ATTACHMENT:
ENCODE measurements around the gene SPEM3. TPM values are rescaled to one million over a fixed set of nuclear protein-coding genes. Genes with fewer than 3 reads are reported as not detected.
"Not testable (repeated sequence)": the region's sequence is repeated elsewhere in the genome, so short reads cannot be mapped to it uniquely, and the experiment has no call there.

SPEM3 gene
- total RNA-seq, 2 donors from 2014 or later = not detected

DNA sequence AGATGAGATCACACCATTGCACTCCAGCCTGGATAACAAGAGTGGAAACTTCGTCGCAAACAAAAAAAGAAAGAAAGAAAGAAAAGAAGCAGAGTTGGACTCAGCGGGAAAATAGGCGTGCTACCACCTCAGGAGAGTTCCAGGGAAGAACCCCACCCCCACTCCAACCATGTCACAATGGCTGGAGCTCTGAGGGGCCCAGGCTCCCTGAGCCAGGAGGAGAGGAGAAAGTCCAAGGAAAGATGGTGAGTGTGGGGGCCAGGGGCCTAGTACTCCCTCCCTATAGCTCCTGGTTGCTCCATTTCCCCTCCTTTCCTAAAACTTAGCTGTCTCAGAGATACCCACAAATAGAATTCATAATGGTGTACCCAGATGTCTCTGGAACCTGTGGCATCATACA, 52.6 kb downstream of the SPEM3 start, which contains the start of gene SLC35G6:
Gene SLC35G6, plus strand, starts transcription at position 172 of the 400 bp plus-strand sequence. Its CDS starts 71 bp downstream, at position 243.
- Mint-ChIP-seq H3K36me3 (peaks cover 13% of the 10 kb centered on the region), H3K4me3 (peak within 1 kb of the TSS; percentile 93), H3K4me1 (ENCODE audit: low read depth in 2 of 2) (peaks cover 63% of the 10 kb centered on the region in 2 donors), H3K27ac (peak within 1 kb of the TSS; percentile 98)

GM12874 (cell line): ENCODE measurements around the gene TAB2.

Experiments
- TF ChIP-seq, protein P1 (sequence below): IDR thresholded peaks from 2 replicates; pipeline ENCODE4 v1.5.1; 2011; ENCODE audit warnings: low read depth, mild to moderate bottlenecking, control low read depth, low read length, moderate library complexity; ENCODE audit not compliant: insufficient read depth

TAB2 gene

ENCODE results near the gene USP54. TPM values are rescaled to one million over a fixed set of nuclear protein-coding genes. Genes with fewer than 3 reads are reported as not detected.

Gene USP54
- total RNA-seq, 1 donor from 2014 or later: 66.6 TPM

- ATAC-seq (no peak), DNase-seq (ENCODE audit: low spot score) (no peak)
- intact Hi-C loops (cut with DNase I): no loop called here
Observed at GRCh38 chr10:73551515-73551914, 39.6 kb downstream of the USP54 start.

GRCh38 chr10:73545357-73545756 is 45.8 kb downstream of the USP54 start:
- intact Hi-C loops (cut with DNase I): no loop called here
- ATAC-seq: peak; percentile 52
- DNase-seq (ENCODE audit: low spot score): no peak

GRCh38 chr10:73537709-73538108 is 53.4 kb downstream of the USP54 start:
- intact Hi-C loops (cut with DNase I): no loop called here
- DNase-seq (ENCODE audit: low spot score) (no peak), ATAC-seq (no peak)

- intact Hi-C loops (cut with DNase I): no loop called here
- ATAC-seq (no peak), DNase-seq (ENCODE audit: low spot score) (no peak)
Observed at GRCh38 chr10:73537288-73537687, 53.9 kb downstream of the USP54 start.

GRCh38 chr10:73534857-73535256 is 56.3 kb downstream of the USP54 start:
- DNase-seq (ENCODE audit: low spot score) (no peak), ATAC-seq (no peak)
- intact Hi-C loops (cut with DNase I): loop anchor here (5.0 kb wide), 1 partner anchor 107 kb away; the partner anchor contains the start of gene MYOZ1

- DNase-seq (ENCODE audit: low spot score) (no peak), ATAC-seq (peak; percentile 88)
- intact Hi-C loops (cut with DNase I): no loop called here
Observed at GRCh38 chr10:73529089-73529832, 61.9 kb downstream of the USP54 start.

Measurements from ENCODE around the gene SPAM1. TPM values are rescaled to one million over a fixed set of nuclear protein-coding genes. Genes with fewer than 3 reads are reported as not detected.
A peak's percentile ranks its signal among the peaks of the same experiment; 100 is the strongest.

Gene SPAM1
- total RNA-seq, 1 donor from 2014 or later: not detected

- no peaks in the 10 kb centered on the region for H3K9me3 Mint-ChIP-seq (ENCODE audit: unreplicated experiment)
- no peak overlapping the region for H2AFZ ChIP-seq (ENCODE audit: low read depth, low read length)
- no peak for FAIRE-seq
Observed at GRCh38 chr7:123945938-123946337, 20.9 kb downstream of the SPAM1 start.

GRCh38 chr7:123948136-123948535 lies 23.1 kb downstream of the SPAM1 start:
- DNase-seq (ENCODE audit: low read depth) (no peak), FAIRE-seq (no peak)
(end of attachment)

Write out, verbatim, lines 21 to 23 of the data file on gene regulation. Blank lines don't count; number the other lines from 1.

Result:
- DNase-seq (ENCODE audit: low spot score): no peak

GRCh38 chr10:73537709-73538108 is 53.4 kb downstream of the USP54 start:
- intact Hi-C loops (cut with DNase I): no loop called here